Soon, it will also be available in physical form.
I’m not very outdoors-y nor in the greatest of shape, but I had a blast going for a winter ride on an electric fatbike — that is, a fat-tire winter bicycle that has been outfitted with an electric motor for greater propulsion and an added thrill.
The electric fatbike I tested is the product of Defiant Bicycles, a St. Paul company.
I wrote about Defiant here.
I shot and edited the video above to go with my story. I recorded some of the footage with a GoPro camera on my bicycle helmet, and I shot the rest with a Sony Handycam.
I appeared on the TWiT podcasting network’s new Tech News 2night show to discuss one of the day’s most interesting tech developments: A knockoff of the famed Nest thermostat, created in less than a day with off-the-shelf materials and components.
My wife wears the toolbelt in our household, so she is the one who enjoys spending time in one of the places I most dread: the hardware store.
Her favorite? Without a doubt, it’s Seven Corners Hardware in downtown St. Paul, even though the big-box emporiums like Lowe’s, Menards and Home Depot are bigger and flashier.
Seven Corners, according to my wife, offers something the others often do not: staffers who know what the frack they’re talking about, and can expertly guide her through tool-and-supply purchases for her home-remodeling projects.
Seven Corners’ intricate, tightly packed inventory is amazing, too. Though selection at big boxes is potentially greater, I lost count of the times my wife found some weird doodad or widget at Seven Corners that no other hardware store had.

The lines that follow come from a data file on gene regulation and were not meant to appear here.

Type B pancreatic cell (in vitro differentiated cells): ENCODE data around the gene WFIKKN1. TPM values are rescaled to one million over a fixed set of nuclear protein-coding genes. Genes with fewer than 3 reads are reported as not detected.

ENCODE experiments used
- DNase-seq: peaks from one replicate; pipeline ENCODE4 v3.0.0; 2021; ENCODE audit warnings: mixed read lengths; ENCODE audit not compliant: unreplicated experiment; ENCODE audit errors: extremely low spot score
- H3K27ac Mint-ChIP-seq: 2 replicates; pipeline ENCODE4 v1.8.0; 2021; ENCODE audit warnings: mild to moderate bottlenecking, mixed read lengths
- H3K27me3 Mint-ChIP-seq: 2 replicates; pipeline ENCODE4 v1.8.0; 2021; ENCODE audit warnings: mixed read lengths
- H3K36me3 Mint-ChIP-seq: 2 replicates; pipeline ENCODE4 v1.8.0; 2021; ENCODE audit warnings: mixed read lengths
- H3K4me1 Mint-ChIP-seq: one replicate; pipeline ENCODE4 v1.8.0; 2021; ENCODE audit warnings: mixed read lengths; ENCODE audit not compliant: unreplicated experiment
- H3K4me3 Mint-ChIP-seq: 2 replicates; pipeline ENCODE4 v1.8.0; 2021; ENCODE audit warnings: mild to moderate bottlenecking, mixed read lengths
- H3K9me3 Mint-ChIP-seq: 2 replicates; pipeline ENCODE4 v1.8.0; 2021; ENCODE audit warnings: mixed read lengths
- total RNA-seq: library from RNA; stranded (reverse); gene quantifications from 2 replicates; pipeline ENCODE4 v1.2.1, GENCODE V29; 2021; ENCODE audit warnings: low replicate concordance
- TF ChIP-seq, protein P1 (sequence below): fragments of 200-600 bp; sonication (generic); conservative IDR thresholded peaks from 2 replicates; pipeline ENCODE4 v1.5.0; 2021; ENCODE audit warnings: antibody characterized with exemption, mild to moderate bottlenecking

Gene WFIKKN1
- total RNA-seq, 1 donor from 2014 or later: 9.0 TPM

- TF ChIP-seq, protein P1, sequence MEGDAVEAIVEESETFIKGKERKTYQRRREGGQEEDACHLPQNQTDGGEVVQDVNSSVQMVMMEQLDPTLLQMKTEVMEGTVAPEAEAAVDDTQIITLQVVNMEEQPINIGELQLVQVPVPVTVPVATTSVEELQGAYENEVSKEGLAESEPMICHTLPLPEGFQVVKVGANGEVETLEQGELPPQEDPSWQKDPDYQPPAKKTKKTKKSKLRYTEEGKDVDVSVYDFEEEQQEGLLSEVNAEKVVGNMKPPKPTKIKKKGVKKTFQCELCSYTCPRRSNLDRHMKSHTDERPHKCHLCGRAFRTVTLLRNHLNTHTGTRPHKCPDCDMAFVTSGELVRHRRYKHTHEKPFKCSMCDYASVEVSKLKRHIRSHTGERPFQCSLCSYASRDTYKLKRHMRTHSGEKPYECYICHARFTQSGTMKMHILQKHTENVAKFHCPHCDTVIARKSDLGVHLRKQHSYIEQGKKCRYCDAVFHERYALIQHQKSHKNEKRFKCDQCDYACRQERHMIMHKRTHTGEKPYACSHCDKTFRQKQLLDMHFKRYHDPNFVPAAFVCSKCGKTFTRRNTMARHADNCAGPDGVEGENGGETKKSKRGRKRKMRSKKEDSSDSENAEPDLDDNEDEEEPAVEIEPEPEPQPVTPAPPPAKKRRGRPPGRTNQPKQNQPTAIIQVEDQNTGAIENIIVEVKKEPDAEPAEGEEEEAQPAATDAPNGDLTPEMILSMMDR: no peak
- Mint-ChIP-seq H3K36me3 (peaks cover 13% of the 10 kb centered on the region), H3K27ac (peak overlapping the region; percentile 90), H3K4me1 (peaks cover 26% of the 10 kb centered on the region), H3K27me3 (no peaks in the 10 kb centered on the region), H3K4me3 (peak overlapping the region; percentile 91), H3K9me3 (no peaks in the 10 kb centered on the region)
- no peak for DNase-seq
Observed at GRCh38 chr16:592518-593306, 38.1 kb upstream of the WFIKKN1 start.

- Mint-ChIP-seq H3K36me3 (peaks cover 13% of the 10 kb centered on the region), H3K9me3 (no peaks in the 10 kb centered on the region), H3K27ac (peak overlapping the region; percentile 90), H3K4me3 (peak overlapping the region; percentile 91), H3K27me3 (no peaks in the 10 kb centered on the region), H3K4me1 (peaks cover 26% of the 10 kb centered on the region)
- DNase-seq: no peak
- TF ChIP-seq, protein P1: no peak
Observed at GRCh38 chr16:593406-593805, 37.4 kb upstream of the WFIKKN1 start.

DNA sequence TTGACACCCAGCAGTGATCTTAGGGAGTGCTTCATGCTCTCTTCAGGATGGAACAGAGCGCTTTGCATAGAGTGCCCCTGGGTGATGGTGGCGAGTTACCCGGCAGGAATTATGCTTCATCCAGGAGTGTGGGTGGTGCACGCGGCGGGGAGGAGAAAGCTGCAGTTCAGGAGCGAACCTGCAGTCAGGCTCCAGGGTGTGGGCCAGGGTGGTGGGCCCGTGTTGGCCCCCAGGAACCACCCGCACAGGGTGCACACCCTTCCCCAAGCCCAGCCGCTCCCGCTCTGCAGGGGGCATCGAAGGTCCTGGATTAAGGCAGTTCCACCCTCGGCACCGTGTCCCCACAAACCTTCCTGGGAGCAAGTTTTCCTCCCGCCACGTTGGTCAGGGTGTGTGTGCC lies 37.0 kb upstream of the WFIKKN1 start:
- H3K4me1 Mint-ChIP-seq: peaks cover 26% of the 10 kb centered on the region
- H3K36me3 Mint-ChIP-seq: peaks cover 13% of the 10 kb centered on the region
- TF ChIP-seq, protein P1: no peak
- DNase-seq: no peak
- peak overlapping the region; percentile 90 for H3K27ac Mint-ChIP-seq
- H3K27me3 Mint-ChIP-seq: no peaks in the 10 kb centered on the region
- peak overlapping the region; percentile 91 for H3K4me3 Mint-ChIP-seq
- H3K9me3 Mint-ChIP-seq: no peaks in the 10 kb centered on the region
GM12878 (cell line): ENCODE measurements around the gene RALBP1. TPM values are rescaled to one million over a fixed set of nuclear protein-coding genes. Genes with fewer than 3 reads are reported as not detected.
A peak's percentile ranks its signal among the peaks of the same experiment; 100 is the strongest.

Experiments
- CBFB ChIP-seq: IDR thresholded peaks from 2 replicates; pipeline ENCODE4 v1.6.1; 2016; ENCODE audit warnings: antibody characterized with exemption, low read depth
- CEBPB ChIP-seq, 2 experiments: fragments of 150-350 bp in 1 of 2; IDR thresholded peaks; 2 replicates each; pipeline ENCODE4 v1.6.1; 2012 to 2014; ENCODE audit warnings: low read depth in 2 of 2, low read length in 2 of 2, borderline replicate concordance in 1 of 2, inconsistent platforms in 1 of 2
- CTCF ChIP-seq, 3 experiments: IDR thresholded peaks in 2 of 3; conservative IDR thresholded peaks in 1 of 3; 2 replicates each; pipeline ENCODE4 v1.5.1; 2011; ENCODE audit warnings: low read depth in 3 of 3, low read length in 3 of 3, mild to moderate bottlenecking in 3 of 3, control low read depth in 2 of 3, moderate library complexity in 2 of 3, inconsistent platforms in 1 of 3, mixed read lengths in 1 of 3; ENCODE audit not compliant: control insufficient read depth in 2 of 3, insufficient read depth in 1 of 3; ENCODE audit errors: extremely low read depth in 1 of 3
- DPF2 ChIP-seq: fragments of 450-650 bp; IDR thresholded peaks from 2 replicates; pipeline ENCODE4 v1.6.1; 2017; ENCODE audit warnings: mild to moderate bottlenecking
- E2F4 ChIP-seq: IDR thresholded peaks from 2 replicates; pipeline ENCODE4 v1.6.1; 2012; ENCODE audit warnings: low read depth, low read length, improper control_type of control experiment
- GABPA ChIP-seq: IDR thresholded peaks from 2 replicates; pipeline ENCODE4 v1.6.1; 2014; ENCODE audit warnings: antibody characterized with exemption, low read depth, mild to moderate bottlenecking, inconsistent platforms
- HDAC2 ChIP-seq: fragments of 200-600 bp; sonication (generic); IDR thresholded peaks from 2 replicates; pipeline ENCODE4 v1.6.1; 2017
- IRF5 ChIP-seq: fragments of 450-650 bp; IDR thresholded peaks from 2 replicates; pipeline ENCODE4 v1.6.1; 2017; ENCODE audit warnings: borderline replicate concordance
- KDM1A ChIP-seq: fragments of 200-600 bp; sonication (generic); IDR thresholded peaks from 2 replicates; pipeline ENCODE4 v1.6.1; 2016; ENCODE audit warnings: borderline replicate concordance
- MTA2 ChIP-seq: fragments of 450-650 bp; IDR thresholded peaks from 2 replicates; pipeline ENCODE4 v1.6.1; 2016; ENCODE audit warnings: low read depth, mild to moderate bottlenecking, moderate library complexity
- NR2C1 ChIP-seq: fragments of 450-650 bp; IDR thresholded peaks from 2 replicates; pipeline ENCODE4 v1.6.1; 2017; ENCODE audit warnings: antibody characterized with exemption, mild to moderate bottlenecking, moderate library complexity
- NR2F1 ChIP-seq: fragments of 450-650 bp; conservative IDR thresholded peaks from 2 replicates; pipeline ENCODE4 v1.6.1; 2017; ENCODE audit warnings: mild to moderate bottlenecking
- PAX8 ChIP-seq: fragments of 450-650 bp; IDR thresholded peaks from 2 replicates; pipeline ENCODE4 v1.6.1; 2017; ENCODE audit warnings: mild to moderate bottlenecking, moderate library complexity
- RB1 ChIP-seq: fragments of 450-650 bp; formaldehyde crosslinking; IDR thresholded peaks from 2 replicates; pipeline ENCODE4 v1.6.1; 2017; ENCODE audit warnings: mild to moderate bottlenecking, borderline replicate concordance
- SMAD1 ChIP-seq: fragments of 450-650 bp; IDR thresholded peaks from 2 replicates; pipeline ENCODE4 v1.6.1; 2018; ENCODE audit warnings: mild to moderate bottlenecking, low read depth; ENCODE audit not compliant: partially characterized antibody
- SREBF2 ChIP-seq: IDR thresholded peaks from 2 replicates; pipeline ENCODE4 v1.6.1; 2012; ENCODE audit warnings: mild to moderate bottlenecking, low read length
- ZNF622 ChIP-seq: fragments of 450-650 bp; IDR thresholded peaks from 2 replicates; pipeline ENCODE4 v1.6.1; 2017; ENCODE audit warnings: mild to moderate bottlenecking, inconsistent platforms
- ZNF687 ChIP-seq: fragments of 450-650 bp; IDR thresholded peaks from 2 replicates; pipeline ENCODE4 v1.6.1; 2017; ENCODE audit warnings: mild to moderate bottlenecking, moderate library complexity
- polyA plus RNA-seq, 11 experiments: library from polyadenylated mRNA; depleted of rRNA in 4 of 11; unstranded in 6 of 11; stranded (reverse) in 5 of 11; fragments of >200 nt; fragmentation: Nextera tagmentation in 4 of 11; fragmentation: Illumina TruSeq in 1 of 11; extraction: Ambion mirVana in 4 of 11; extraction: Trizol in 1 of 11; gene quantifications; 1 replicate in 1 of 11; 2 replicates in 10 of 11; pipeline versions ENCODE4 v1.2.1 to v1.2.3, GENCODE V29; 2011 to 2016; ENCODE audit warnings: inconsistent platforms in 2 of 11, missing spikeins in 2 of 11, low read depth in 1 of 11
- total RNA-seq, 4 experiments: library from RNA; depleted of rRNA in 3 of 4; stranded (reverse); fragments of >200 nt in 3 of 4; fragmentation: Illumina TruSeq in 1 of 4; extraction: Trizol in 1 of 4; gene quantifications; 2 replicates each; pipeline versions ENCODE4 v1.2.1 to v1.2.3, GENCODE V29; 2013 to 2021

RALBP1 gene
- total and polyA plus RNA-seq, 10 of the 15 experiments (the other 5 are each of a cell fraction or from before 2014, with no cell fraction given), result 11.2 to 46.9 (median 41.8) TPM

My wife became such a fixture at Seven Corners that, years ago, for her birthday, I had all the retail staffers sign a card to go with a power drill (purchased at Seven Corners, natch) she uses to this day.
Our son became a bit of a celebrity at Seven Corners as the workers saw him grow from a baby to a toddler to a schoolchild — all while we lived in a downtown high-rise condo just a few blocks away.
My wife’s visits petered out a bit when we moved out to a residential neighborhood, but the guys never forgot about my kid (now in high school), and always ask about him. Lyle Kuehn, the bearded, Santa-like dude seen in the pictures and video here, is the one I’ll remember the most.
Though I’m not crazy about Seven Corners (sorry, guys, I just don’t like hardware stores), I like those Seven Corners workers very much. I admire how they have the locations of every screw, glue and such in the jam-packed two-story facility hardwired into their cerebral cortices, and make a beeline for it upon request.
I’m enchanted by how they eschew digital-age transaction-processing tech to fill out their purchase invoices by hand and calculate the totals on a physical calculator. Though this has dismayed me a smidgen given my role as a technology writer and cheerleader, and tested my patience when I’m in a hurry, I’ve never said a word about this — and I’ve never wanted the guys to change a thing.
I’m heartbroken for them now.
Seven Corners management has announced it is shuttering the store and selling the property to a big private developer. It’s the end of a local, and national, institution. The store’s printed catalogs are legend.
So, for generations of St. Paulites, are those store guys.
They were the first thought in wife’s head when I told her Seven Corners Hardware would be no more. “What will happen to them?” she said. “And who will help me with my projects? The people at those other places are hopeless.”
This is not progress, for all the modernity of Lowe’s and its ilk. This is a tragedy.
Photos here by John Doman of the St. Paul Pioneer Press. See more of his Seven Corners photos here. Video by John Brewer of the Pioneer Press.
In the five-seconds-of-fame, blink-and-you-missed department, my homely mug recently appeared ever-so-briefly in Times Square.
That’s a PR Newswire electronic billboard in the Big Apple. Above it is another billboard explaining why New Yorkers were being subjected to my likeness.
That Twitter chat occurred shortly thereafter. You can read the recap here.
So much for my name in lights.
Here’s a larger, uncropped version of the photo: